One of my blog posts that frequently gets picked up in web searches dealt with an accidental anhydrous ammonia leak in July of 2009 at Tanner Industries in Swansea, SC. So it was with a great deal of interest that I read this morning that the National Transportation Safety Board (NTSB) had determined the cause of the catastrophic hose failure that was the point of release in this fatal accident; the use of a hose that was incompatible with the anhydrous ammonia that was being offloaded.
It seems that someone (apparently from the trucking company, but that hasn’t been conclusively established) switched hoses between two trucks in a company yard. The hose that ended up on the truck at Tanner Industries that fateful day was clearly marked as being a hose to be used for transferring liquid petroleum gas (LPG). Internal components of that hose would be expected to react with anhydrous ammonia in such a way as to weaken the structural integrity of the hose.
The NTSB has issued a formal recommendation that the Federal Motor Carrier Safety Administration (FMCSA) and the Pipeline and Hazardous Material Safety Administration (PHMSA) should jointly issue a safety advisory concerning the necessity for checking hoses to ensure that they are compatible with the material being transferred to or from transportation tanks.
A separate recommendation letter also recommends that PHMSA:
• Require carriers and transfer facilities verify the chemical compatibility of hoses;
• Amend 49 CFR 173.315(n)(2) to require the use of passive emergency shutdown systems;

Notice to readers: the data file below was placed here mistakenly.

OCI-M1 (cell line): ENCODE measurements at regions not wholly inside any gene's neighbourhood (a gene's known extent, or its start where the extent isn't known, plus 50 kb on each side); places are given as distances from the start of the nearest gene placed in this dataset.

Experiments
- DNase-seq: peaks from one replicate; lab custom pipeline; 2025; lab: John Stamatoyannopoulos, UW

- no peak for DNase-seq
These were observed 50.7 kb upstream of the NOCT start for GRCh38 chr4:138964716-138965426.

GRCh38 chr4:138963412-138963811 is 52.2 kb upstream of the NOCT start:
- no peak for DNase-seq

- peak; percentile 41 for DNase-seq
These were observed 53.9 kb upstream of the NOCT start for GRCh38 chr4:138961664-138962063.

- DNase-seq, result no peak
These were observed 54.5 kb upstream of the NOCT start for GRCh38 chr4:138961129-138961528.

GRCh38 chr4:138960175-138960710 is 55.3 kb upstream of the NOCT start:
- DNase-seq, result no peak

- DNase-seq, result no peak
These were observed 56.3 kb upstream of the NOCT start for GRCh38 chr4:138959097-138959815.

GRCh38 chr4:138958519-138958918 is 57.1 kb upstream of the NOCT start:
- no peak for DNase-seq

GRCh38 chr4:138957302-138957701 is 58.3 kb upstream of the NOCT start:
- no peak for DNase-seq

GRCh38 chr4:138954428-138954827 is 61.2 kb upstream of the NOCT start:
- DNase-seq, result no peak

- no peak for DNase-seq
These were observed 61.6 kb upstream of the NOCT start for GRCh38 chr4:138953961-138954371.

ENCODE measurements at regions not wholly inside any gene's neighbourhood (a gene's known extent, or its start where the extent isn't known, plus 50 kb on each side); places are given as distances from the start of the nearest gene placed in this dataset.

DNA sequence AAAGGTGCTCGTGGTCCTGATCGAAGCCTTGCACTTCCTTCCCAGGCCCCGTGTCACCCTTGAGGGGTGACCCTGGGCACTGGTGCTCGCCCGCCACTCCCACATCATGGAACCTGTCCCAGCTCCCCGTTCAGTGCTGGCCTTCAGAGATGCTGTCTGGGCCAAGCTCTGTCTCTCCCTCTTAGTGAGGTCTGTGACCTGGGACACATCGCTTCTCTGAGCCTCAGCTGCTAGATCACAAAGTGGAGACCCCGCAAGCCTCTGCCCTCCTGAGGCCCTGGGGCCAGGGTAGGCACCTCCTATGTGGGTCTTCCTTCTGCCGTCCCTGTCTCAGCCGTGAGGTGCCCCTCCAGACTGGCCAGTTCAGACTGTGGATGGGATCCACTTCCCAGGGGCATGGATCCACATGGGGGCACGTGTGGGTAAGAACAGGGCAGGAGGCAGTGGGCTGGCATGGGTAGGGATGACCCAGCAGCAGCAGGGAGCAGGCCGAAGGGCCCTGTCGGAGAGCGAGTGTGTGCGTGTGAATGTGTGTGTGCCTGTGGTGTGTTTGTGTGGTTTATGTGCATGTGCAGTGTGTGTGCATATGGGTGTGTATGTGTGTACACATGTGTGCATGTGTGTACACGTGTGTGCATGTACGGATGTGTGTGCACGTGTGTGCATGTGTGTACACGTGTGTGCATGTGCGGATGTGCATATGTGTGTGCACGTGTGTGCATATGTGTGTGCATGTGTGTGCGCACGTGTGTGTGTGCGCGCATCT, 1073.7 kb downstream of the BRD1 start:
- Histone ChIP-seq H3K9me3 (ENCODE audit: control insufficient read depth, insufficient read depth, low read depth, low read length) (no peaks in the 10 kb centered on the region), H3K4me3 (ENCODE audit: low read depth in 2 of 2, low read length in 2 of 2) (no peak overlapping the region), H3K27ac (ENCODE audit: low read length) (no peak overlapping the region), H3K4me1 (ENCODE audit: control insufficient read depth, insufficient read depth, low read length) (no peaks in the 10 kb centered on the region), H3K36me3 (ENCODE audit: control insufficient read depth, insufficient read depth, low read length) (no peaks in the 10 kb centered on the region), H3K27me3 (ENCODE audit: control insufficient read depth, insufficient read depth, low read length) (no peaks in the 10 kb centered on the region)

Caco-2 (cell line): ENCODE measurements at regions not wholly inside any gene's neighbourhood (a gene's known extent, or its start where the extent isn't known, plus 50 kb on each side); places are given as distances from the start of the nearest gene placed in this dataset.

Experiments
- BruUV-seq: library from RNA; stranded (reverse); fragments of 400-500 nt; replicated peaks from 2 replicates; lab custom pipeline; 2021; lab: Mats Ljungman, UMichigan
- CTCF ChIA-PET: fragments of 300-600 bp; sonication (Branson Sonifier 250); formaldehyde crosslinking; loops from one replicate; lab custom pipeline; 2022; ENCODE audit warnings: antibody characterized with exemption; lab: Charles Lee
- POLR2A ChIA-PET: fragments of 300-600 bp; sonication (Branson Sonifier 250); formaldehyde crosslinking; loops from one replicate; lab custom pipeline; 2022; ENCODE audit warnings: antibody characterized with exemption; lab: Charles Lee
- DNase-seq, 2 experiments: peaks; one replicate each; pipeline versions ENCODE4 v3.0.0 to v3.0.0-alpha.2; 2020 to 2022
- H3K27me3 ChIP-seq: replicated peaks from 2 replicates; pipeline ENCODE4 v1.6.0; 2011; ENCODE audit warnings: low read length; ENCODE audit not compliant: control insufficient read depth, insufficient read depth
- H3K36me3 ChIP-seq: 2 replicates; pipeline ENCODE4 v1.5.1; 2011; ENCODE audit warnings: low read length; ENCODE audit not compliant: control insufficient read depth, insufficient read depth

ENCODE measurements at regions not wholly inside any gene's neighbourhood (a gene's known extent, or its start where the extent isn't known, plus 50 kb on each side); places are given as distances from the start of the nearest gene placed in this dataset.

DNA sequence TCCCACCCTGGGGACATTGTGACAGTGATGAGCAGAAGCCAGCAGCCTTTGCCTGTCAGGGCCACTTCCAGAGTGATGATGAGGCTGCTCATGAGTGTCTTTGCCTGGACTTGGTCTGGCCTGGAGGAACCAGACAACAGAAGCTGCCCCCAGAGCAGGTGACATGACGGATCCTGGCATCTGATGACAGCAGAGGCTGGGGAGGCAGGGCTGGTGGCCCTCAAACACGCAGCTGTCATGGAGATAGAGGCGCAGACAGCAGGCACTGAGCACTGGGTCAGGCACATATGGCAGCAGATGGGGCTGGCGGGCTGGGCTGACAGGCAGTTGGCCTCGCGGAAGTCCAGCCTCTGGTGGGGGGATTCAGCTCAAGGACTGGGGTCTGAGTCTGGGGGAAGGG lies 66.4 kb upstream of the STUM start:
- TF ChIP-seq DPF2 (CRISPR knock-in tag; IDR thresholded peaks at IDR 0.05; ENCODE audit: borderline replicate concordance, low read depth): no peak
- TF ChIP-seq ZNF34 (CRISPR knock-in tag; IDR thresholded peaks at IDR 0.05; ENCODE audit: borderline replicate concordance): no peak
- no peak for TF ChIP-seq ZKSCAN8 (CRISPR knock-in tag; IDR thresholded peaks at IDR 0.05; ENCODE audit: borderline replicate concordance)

• Publish a formal interpretation of the when a transfer hose assembly is ‘in service’; and
• Clarify the testing and recordkeeping requirements of 49 CFR 180.407 for annual hose leak testing.
Long time readers might remember that I recommended the use of passive emergency shutdown systems in my original post on this accident. No great insight on my part, both the NTSB and the Chemical Safety Board had made this recommendation before.
As with most safety incidents, the root cause of this incident can point out security vulnerabilities in our chemical transportation systems. While the switching of hoses in this particular incident was not traced to terrorism, a terrorist could use this technique for attacking a high-risk chemical facility. Switching hoses as was done in this case could be done at any number of rest-stops, tank wash stations, or anywhere else where trucks are parked unattended. While it would be hard to predict when the hose would fail (NTSB estimates this hose may have been used as many as 12 times before the accident), this would be an effective form of attack where a terrorist wanted to attack multiple facilities over a wide area and reduce the chances of getting caught.
Another variation on this ‘hose attack’ theme would be to add relatively small amounts of an incompatible chemical to the inside of the hose. The material would then be flushed into the storage tank during the unloading process creating a chemical reaction hazard within the tank. This would be most effective if a chemical initiator were added to a self-reactive chemical storage tank.
Both of these types of attacks would be relatively easy to pull off because the hose storage racks on most tank trucks are not secured; many are not even covered.
Risk assessments by shippers, carriers, and chemical receivers should look at this issue and take appropriate safety/security measures to eliminate this as a readily available attack mode.